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Cheap Becomes Expensive in Product Manufacturing

Occasionally, we get into a discussion with small extrusion business owners who seek our advice on using proper nutritional requirements and typical ingredients to be used to manufacture quality products, as well as other operational parameters.

After discussing with these customers, many will stick to the recommendations, while a few will not. Those who don’t follow the recommendations may start modifying the formula or the recipe to include a cheaper ingredient at much higher inclusion rate than recommended, as long as they can manage to extrude and shape the kibble or meet the protein guarantee on the tag.

The reason nutritionists suggest certain ingredients and proportions is based on the known nutrient requirements for a given species, age/growth phase, environmental management conditions, and defined objectives.

Animals utilize nutrients supplied by the ingredients in the recipe to meet their need for maintenance, growth, production and reproduction. Those nutrients need to be readily available and in the correct proportions of each to achieve the objectives.

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There can be many consequences of excessive use of a certain ingredient just because it happens to be cheap at the time. An example would be to include very high level of high ash (minerals) meat and bone meal.  High ash is an indication of lower protein quality due to higher inclusion of bones. You may fulfill the minimum required guarantees (maximum percent moisture, minimum percent protein, minimum percent fat, and maximum percent fiber) on your tag, but you need to realize that you are providing higher levels of calcium, phosphorus and other elements that will interfere with the utilization of some minerals and cause deficiencies. It may also impact the function of certain organs, such as the kidney.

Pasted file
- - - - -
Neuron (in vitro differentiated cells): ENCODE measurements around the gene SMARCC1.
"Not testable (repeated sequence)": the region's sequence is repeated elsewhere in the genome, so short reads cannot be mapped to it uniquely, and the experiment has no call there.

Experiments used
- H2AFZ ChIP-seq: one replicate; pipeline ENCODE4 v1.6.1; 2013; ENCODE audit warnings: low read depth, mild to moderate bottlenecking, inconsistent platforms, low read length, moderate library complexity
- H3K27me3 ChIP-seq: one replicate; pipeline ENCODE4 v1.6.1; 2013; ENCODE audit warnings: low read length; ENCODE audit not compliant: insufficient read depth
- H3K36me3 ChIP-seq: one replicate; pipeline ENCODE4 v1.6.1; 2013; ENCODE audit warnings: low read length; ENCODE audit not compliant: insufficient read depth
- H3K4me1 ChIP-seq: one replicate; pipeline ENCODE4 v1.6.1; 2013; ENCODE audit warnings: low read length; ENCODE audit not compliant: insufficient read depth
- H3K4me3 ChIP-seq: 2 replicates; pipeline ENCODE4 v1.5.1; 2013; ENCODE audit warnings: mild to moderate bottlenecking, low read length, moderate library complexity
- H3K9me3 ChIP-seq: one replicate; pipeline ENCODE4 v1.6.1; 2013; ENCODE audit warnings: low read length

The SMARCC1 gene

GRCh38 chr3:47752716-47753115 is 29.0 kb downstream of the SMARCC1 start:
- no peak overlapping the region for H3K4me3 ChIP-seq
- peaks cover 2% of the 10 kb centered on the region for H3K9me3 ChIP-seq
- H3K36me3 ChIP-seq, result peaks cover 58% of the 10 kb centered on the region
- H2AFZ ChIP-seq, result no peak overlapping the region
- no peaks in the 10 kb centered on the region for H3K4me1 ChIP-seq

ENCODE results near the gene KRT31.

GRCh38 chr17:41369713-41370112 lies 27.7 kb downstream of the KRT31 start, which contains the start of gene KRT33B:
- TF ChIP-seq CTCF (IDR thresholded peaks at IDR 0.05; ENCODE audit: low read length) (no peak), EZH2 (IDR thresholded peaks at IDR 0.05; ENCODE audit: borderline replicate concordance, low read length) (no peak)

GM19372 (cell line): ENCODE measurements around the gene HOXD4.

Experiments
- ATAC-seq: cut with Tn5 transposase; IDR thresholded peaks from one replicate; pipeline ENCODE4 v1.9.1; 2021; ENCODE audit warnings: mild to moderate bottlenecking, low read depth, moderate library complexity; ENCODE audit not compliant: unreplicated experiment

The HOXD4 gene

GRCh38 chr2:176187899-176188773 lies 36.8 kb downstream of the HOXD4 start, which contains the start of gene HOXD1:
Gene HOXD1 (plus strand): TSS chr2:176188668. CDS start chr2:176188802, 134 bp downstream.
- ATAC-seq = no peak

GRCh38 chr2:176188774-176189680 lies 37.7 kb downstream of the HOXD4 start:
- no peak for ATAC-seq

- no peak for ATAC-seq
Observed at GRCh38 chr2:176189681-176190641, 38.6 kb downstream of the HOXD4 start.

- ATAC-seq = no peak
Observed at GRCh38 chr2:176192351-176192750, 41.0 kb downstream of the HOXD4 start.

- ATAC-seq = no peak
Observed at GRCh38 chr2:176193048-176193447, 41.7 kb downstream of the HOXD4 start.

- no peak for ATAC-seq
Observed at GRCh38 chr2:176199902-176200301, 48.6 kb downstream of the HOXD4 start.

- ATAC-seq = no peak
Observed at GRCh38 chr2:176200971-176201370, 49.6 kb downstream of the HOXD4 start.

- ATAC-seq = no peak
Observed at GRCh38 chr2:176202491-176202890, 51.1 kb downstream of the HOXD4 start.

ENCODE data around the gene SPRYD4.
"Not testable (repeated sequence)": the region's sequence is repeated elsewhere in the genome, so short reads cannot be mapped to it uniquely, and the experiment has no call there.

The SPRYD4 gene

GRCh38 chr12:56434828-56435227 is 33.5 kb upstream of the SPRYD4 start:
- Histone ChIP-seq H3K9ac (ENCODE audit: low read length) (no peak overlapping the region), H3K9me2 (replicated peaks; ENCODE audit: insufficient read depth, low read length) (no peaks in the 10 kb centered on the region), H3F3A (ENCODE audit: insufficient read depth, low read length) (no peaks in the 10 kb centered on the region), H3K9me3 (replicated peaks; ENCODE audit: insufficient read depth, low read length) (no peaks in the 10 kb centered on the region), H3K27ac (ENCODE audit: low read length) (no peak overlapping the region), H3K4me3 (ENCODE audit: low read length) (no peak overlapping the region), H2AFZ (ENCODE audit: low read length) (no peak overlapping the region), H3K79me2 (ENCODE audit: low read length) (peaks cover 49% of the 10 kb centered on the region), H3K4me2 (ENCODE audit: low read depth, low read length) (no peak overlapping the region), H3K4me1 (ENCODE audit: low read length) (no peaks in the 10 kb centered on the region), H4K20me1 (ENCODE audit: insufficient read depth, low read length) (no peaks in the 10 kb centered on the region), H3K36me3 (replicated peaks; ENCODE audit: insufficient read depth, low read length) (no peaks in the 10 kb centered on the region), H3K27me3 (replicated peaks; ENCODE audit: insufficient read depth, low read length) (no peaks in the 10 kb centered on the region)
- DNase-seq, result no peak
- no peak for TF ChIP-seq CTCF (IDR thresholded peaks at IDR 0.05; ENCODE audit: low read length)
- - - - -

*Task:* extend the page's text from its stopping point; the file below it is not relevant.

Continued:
Another example is the inclusion of an unusually high level of wheat by-product (wheat middlings). This ingredient (click here) can vary in its nutrients profile and may be used as a filler that provides some protein, phosphorus and fiber. A high inclusion rate may result in a bulky voluminous stool due to the undigested fiber. Its relative low energy level may dictate adding more fat to the kibble to meet the needed energy for growing, active dogs.

Trying to cut corners in the process itself can lead to unpleasant consequences such as losing a customer, ending sales or recalling the product if is proven to be unhealthy or unfit for sale. If a processor decides that he or she can do without a cooler for the kibbles prior to packaging, they may end up with mold growth in the bag. The combination of highly available nutrients in the extruded kibbles, heat, moisture and the presence of oxygen are ideal conditions for the growth of mold, yeast or bacteria. In other words, a recipe for ruining a quality processed product, simply because the processor failed to properly cool the end product.

To achieve success and stay profitable, there is no room for cutting corners. What you may perceive as cost reduction may turn out to be an expensive exercise in maintaining a profitable business.

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